Tigers' Jackson expected to be fine

Tigers' Jackson expected to be fine

LOS ANGELES -- Tigers center fielder Austin Jackson was taken to a local hospital for tests after being hit by a fastball above his left eye, but teammates and coaches sounded optimistic that he avoided any severe injury.

"He appears to be OK," manager Jim Leyland said, "but you have to be extremely cautious with that type of situation. So we're sending him over to the hospital to have him looked at, and then we'll go from there."

Jackson was batting in the eighth inning of Saturday's loss to the Dodgers when a Ramon Troncoso fastball came inside and struck him on his helmet around his left eye. The impact apparently knocked his helmet against his head. Jackson immediately fell to the ground in pain as Tigers head athletic trainer Kevin Rand rushed out of the dugout to his aid.

At no point, Leyland said, did Jackson lose consciousness. Leyland quickly signaled for rookie infielder Danny Worth to enter as a pinch-runner.

"He was pretty dizzy right away," Leyland said. "He came around pretty quickly, but that's one of those things where you just don't take chances."

Jackson remained on the ground for a couple minutes before he was helped up to his feet. He walked off the field under his own power as Rand led him back into the clubhouse. Teammates Gerald Laird and Brandon Inge said Jackson was alert and talking in the clubhouse before he was taken to Huntington Memorial Hospital in Pasadena, Calif., for precautionary tests.

"I saw him in the dugout, and then I saw him before he left," Laird said. "He said he was fine. It's a scary moment."

Teammates said two factors likely contributed to the situation. The first was the time of day. The game was a 4 p.m. PT start, and the sun was setting around that inning. Several Tigers players said it was difficult to follow pitches amidst the shadows falling over the ballpark.

"That backdrop was really tough to see," Inge said. "A 4 o'clock game, it's pretty crazy here."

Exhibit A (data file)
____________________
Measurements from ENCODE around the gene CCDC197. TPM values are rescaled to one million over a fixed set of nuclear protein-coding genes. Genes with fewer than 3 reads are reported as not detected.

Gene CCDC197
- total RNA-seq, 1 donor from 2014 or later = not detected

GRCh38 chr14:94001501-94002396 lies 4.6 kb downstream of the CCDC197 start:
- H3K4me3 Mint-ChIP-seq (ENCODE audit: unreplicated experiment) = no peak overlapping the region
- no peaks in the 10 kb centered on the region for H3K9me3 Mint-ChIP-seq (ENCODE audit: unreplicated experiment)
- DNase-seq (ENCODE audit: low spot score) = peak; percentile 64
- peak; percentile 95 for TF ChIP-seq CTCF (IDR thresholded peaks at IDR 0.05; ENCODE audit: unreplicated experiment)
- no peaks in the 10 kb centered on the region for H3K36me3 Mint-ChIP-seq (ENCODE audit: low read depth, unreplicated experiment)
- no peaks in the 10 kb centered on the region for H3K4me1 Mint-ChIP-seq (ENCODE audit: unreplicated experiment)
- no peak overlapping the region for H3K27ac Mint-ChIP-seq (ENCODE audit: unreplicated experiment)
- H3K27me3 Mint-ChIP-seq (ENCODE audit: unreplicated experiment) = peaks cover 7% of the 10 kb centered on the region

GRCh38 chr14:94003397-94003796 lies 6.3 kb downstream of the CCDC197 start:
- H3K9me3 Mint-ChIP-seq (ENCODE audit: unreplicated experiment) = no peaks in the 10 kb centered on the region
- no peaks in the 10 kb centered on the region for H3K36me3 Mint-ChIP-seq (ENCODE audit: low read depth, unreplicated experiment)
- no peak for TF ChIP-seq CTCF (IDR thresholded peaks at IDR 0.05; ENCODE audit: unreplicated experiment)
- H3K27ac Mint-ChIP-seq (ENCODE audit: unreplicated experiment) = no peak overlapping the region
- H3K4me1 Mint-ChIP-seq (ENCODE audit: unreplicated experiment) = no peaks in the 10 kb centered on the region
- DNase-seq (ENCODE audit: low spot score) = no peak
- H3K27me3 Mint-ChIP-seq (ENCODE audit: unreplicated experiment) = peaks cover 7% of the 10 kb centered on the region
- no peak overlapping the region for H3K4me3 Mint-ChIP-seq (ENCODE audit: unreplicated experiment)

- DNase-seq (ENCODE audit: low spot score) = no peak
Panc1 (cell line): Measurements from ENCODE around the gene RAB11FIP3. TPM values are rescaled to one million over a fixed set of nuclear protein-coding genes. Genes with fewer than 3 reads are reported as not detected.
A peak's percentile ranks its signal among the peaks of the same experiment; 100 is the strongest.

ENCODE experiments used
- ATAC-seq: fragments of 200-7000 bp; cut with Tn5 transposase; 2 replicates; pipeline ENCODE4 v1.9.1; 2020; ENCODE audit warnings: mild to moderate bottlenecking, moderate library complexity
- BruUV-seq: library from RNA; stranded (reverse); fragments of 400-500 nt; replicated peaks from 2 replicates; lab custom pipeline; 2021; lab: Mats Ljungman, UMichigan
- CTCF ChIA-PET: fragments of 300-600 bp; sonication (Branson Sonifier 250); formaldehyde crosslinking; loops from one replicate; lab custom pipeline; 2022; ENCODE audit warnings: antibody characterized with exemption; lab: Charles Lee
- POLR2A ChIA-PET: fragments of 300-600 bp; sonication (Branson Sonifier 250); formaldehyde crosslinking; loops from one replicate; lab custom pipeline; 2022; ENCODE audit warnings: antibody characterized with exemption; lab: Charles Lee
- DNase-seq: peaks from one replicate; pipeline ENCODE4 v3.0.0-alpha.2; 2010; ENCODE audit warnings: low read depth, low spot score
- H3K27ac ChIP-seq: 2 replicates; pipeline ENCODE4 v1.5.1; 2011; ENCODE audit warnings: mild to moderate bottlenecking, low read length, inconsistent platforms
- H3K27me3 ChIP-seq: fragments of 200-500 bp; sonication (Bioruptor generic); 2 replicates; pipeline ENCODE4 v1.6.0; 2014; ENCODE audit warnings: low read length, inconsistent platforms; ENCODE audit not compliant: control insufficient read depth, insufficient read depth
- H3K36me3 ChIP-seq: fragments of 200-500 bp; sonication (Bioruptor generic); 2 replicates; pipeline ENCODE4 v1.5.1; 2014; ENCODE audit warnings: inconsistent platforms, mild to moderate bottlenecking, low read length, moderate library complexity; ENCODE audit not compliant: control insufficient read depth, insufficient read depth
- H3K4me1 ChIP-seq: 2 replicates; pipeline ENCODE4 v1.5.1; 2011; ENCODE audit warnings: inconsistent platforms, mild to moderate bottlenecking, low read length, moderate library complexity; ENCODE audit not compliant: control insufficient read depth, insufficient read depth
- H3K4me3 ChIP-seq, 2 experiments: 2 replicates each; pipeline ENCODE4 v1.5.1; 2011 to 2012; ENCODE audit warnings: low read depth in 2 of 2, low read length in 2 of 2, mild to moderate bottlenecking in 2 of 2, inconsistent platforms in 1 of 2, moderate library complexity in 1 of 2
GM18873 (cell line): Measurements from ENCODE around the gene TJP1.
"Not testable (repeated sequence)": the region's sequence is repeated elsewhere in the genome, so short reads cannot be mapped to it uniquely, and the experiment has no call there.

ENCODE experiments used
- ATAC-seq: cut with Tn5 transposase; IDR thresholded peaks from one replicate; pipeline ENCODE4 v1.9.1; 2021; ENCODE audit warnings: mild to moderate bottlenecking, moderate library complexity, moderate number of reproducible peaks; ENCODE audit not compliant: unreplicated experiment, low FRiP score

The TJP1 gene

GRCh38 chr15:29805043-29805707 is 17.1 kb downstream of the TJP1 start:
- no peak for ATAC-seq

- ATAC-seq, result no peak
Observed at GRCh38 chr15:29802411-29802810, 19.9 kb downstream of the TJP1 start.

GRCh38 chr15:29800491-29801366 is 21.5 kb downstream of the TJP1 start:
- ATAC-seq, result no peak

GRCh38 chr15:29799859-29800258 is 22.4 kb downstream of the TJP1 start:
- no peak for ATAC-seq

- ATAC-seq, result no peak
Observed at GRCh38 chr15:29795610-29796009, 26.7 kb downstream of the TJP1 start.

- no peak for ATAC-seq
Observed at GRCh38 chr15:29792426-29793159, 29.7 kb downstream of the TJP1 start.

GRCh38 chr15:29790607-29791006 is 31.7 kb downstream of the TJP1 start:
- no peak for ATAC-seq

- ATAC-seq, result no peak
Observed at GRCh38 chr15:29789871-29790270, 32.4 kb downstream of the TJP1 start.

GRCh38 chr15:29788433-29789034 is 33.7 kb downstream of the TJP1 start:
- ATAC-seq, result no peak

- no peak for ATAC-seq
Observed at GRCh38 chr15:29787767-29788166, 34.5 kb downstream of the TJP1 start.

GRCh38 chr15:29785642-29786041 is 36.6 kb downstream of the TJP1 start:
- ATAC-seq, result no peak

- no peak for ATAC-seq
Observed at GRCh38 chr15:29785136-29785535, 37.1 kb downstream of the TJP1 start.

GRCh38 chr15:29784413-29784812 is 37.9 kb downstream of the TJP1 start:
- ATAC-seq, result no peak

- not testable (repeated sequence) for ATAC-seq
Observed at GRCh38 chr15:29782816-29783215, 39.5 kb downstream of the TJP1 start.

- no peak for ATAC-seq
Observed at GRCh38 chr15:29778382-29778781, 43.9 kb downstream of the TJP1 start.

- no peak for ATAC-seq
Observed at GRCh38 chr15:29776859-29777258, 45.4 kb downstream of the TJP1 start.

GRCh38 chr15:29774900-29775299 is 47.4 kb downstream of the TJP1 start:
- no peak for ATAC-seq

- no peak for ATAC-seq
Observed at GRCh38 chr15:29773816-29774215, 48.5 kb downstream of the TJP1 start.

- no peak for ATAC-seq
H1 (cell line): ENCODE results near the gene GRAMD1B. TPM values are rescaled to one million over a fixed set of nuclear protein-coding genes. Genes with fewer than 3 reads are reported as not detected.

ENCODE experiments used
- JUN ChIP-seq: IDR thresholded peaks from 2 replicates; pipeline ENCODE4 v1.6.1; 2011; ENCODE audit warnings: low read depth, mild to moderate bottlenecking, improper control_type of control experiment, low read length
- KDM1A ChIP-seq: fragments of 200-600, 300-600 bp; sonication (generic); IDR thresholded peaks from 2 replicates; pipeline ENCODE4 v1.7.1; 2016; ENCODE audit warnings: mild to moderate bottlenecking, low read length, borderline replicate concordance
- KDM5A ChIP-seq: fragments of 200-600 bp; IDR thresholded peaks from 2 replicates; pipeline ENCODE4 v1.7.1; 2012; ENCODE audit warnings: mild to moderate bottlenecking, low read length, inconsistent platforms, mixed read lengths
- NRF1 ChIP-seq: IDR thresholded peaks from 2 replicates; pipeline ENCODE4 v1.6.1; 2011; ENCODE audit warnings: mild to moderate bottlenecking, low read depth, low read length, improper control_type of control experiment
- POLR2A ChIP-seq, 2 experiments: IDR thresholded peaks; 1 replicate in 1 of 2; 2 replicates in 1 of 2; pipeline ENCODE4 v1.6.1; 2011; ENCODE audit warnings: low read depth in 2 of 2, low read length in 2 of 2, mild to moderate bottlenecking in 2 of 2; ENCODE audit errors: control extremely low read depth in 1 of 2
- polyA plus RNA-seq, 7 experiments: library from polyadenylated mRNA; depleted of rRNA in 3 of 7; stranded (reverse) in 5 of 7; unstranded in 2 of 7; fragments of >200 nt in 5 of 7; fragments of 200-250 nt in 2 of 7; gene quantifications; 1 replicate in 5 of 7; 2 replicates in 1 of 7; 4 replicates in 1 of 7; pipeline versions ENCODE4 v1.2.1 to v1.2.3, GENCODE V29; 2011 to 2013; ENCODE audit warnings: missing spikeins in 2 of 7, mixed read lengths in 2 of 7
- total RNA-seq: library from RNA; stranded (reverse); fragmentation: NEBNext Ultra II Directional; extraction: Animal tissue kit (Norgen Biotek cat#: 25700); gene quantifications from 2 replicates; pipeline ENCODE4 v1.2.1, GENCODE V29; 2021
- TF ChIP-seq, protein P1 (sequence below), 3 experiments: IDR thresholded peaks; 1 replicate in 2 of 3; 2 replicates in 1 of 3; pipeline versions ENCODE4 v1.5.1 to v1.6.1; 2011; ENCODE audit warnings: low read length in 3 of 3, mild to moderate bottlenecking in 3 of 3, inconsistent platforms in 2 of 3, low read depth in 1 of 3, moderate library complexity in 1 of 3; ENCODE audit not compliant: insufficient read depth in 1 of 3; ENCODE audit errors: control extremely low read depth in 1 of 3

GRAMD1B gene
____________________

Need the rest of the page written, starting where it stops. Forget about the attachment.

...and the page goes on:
Said Leyland: "If you looked at all the hitters late, it was tough to see. At that time of day yesterday, they were having a hard time in batting practice seeing the ball."

The other factor, Inge said, was a curveball Troncoso had thrown to Jackson earlier in the at-bat. It was far enough inside that Jackson backed away before it broke back. It was still inside, but Inge said a pitch like that puts the thought into a hitter's mind to hang in longer on an inside pitch rather than backing away. By the time Jackson reacted to the fastball a few pitches later, it was too late.

The Tigers took it as an accident, a pitch that just got too far inside.

"You had a guy throwing pretty good, and it was pretty tough to see at that time of the day," Leyland said. "It's just one of those unfortunate things. They happen. It's all part of the game."

Regardless of the test results, Leyland said he won't play Jackson on Sunday. Combined with Monday's scheduled off-day, that'll give Jackson two days off before the Tigers open a two-game series at Seattle on Tuesday night.

Jackson, acquired last December from the Yankees in the Curtis Granderson trade, has been a catalyst atop the Detroit order after making the team in Spring Training. The 23-year-old entered Saturday batting .333 with 11 doubles, three triples, a home run and 11 RBIs, while stealing six bases in seven attempts. He has played exemplary defense in center field.

As he lay on the ground Saturday, however, the Tigers' lineup was the least of the team's worries.

"You don't like to see that to any player, especially your own, but any player," Leyland said. "That's scary for all players."

Jason Beck is a reporter for MLB.com. This story was not subject to the approval of Major League Baseball or its clubs.